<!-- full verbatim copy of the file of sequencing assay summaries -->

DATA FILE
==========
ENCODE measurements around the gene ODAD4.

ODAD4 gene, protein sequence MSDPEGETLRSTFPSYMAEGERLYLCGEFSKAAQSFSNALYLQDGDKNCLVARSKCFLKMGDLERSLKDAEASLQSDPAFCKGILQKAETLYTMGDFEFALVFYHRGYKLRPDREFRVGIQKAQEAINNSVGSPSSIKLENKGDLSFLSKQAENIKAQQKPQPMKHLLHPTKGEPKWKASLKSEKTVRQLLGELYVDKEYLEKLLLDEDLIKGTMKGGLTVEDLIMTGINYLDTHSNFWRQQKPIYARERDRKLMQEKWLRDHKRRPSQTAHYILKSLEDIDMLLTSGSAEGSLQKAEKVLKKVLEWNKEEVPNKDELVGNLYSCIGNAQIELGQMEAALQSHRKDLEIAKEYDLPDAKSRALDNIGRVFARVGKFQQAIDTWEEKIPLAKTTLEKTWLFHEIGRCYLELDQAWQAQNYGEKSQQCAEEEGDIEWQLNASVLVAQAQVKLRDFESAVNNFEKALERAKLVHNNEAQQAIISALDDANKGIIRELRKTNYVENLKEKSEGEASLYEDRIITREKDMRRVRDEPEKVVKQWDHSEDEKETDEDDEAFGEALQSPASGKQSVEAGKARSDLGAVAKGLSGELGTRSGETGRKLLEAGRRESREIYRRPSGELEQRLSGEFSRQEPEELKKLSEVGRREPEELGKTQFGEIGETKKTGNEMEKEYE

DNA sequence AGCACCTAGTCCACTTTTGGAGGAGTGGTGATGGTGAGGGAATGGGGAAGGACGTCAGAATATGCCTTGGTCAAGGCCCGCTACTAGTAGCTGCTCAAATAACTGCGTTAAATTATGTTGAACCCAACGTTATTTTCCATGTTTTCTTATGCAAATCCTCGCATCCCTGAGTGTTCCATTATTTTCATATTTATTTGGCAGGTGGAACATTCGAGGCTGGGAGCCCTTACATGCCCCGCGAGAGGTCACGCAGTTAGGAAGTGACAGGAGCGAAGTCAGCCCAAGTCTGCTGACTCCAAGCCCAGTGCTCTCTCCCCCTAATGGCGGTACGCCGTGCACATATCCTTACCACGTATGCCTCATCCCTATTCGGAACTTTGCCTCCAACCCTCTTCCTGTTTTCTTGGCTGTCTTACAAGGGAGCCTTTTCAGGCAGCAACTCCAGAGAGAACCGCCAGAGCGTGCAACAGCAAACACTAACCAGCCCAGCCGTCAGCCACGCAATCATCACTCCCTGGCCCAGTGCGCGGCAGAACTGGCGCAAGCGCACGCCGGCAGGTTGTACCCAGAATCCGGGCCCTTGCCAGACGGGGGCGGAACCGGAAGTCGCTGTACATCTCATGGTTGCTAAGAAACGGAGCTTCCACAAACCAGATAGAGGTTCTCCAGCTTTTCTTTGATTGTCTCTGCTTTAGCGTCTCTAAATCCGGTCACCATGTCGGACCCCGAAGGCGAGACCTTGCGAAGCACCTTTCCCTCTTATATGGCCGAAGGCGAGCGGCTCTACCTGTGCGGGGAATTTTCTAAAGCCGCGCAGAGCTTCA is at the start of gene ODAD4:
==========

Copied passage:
ENCODE measurements around the gene ODAD4.

ODAD4 gene, protein sequence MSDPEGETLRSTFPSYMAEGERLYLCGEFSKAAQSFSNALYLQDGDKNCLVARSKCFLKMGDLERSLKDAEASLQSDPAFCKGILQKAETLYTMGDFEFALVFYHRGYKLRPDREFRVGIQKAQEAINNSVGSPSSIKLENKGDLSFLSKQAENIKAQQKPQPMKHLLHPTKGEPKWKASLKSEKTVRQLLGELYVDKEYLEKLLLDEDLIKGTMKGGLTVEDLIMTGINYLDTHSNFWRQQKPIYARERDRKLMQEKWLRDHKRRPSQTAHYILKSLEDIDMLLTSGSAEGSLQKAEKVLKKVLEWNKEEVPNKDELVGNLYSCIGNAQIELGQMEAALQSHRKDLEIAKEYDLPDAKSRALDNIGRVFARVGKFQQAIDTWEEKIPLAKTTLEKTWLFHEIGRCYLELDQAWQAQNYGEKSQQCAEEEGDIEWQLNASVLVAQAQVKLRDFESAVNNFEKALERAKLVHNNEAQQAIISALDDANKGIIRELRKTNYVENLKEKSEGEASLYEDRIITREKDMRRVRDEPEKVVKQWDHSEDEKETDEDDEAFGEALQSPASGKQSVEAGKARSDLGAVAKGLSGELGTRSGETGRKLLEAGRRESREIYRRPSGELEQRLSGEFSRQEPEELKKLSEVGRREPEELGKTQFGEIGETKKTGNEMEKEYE

DNA sequence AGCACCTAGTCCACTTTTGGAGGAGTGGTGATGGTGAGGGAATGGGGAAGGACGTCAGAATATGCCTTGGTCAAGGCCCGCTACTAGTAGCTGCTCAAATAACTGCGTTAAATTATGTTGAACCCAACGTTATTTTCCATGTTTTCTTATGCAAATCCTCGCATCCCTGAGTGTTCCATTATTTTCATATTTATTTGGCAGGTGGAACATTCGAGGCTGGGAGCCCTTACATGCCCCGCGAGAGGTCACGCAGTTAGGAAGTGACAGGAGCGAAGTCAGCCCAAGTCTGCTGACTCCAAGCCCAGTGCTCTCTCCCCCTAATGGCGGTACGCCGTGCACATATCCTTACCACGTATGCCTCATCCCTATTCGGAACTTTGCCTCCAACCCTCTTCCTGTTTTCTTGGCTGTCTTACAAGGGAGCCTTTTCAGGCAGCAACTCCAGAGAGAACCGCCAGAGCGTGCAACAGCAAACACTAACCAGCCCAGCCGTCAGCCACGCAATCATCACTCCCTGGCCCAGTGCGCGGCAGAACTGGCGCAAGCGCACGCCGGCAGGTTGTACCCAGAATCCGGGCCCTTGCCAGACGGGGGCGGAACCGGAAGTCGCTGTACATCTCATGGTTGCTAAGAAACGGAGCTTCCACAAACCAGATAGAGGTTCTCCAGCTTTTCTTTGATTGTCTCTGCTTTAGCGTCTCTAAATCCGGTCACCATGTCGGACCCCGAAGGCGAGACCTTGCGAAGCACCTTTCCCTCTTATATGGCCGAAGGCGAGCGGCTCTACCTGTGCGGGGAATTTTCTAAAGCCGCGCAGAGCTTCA is at the start of gene ODAD4: